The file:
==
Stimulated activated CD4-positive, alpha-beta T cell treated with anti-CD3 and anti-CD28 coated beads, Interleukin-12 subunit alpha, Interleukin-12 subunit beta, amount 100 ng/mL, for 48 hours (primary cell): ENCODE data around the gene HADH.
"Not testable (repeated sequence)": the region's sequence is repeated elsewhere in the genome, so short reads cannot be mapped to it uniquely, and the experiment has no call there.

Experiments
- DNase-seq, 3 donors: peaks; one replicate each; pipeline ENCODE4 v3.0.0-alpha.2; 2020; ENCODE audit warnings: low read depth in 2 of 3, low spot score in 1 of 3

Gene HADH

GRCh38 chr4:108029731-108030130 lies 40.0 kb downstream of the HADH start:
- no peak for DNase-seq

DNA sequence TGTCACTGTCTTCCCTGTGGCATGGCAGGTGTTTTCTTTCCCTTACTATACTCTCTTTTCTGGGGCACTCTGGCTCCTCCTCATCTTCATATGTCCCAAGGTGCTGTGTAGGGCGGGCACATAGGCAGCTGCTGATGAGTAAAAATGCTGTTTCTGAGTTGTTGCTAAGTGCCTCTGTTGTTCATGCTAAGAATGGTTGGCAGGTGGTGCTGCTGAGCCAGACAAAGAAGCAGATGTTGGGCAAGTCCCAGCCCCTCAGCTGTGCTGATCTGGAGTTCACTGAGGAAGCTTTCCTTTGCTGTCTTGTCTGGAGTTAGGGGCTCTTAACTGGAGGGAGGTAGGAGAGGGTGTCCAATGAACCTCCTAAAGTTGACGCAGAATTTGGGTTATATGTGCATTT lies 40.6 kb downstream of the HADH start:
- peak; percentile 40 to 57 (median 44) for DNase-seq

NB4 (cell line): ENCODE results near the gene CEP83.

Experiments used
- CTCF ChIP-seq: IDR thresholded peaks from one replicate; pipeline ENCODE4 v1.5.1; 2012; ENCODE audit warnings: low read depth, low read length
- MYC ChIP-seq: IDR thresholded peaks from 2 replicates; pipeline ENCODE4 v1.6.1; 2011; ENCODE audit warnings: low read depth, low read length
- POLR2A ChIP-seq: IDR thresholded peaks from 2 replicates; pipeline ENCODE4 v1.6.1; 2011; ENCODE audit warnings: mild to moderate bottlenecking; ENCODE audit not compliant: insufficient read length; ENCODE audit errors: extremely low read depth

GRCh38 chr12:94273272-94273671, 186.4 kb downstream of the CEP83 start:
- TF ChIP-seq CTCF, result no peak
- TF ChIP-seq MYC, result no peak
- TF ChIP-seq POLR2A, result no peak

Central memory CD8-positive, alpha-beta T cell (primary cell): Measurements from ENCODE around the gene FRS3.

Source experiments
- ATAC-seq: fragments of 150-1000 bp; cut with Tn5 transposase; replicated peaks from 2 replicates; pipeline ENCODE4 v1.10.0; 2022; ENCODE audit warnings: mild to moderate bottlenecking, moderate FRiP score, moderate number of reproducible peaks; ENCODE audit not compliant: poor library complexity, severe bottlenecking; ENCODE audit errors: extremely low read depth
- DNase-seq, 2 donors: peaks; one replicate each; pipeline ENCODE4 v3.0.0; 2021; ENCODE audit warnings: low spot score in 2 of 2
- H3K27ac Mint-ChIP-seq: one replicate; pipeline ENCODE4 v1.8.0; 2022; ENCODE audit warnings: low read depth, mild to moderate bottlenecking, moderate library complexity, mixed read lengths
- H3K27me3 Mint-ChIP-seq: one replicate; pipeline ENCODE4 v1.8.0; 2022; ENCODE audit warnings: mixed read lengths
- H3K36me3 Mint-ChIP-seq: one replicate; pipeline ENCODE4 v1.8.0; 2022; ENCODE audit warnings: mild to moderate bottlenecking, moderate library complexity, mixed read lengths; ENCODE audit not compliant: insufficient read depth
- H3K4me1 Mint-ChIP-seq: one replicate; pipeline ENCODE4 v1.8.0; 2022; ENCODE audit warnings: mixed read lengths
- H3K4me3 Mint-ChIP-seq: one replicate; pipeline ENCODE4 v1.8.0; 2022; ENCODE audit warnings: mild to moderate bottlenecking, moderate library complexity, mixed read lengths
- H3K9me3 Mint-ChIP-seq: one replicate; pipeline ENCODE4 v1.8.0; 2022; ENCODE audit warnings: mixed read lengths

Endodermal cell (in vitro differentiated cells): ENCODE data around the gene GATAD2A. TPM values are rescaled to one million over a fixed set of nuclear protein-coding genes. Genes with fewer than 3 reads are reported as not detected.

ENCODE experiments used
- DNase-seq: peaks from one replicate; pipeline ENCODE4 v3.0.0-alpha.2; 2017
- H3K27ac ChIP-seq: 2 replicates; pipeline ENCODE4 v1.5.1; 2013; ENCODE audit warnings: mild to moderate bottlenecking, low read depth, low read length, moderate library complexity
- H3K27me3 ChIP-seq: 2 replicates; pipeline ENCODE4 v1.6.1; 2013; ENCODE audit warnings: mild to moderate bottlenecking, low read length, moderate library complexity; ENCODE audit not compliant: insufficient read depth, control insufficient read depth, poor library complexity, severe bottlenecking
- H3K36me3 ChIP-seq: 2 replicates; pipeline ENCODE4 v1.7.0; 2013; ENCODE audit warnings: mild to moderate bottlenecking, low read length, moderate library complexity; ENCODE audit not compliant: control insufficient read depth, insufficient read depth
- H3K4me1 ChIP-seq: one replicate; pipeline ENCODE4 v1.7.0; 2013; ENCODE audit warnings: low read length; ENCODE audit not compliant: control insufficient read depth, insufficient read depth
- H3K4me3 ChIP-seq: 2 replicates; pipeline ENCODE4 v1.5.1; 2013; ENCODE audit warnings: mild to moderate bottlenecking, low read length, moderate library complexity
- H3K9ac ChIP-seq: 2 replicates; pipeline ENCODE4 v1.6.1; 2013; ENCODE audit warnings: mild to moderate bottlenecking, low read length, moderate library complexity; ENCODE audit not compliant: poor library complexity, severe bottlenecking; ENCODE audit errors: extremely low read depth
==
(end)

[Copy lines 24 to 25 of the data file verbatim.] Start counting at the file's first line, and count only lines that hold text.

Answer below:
- H3K27me3 Mint-ChIP-seq: one replicate; pipeline ENCODE4 v1.8.0; 2022; ENCODE audit warnings: mixed read lengths
- H3K36me3 Mint-ChIP-seq: one replicate; pipeline ENCODE4 v1.8.0; 2022; ENCODE audit warnings: mild to moderate bottlenecking, moderate library complexity, mixed read lengths; ENCODE audit not compliant: insufficient read depth